The ailing passenger and his family flew to Bangkok on a chartered Tashi Air flight on September 28. Tashi Air commercial manager, Ugyen Tenzin, said that the family were informed that either a chartered flight or a medical ambulance aircraft from Thailand were the only two options available to the family. “I don’t think we could have accommodated them on a scheduled flight,” he said.

However, on humanitarian grounds, the family were provided a discounted charter flight for USD 40,400 and free return tickets. The normal rate is around USD 56,000. Half of the amount for the charter or USD 20,000 was paid for by Henry Nung, while around USD 2,000 was contributed by other passengers.

“Prior to re-boarding the plane, I saw the family members crying enormously,” Henry Nung said. “I wanted to give them hope and opportunity to continue their journey without further delay. I said to the family, I will contribute money to ensure their journey to Bangkok.”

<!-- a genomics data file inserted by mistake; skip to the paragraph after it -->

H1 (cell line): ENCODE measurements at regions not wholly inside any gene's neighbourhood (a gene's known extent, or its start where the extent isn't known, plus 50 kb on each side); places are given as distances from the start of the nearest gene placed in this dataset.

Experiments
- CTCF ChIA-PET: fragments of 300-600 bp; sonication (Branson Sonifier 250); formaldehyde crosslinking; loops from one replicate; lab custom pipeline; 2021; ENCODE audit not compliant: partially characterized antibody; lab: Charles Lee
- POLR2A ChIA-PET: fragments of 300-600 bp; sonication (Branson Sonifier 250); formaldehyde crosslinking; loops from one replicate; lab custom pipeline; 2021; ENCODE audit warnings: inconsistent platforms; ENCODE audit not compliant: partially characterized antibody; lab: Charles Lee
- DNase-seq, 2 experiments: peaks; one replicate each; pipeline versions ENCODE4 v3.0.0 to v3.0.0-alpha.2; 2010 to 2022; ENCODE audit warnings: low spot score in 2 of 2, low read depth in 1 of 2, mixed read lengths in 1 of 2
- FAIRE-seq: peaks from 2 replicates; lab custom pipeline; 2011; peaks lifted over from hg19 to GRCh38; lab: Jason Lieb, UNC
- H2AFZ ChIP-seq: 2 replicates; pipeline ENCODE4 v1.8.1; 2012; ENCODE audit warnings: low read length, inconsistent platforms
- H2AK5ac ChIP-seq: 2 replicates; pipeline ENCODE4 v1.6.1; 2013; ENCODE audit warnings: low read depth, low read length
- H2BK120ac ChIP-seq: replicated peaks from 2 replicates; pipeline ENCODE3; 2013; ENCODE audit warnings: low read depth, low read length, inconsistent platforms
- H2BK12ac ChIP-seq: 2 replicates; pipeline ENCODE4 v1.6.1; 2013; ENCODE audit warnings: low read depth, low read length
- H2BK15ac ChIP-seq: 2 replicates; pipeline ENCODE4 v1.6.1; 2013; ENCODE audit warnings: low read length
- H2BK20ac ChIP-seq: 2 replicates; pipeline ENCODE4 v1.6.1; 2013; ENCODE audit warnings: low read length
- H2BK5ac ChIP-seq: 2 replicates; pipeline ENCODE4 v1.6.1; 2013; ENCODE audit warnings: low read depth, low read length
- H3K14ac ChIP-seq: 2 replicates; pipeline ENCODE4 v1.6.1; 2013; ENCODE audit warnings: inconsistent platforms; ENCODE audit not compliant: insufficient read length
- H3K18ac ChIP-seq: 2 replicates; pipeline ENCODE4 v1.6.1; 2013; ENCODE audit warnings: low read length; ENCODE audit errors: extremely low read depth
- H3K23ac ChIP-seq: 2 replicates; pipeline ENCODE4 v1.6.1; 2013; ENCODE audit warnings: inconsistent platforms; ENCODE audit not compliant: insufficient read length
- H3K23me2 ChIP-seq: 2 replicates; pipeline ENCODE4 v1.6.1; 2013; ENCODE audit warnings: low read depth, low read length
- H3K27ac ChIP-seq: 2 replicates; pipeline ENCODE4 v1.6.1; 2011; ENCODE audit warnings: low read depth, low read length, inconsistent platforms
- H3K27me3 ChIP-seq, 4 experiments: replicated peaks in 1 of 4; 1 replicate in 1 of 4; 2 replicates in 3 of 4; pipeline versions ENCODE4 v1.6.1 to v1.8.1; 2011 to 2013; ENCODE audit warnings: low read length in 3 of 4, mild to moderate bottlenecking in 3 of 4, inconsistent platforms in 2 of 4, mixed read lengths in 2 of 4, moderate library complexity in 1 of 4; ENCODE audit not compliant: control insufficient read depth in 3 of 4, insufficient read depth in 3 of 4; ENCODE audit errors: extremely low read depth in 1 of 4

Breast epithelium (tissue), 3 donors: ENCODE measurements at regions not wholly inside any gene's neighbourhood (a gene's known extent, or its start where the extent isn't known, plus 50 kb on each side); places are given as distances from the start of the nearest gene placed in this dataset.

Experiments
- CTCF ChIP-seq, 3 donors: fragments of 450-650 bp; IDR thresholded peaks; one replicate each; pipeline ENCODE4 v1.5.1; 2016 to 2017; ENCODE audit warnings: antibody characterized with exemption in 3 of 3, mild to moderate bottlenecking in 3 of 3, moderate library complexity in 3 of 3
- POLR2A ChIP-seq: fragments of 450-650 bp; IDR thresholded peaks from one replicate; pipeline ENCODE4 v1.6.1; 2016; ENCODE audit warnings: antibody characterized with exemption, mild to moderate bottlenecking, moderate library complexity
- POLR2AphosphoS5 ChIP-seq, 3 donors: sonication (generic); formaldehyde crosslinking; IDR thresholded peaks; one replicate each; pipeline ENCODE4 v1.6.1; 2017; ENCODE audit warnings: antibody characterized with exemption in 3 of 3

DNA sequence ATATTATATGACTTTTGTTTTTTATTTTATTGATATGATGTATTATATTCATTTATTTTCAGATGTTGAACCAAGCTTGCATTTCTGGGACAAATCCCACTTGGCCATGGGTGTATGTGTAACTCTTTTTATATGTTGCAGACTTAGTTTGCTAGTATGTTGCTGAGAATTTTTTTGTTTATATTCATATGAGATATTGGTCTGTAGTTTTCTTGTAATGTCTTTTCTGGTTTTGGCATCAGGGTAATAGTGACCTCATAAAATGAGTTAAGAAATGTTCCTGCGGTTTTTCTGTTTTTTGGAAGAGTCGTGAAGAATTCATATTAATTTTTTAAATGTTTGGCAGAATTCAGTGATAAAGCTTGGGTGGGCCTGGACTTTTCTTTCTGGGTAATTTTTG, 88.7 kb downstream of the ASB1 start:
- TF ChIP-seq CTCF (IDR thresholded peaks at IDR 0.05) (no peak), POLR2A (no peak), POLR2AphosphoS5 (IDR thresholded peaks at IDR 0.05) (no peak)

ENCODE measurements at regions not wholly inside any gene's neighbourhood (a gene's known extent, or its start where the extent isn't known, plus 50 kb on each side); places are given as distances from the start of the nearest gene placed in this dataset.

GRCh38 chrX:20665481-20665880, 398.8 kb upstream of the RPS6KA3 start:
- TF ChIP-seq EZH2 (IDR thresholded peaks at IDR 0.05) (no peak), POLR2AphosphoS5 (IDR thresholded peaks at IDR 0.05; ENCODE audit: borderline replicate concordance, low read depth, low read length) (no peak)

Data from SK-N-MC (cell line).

Tenzin Dolkar’s father is currently receiving medical treatment in Bangkok. Speaking to Kuensel following a response she penned to Drukair’s press release in which she disputes several points on September 28, she said that she was personally hurt that instead of an apology, the airline had accused her of lying. “The people need to know the truth,” she said.

Meanwhile, a senior pilot questioned how many had been quick to blame the airline and the captain without waiting for Drukair’s version of events. The pilot pointed out that the airline has medically evacuated many patients, irrespective of background, in the past but that based on one incident many, including senior members of society, had judged the airline based only on one version of the story. The pilot added that this is a worrying trend and that it has been observed that some of them had now reversed their comments.

Gyalsten K Dorji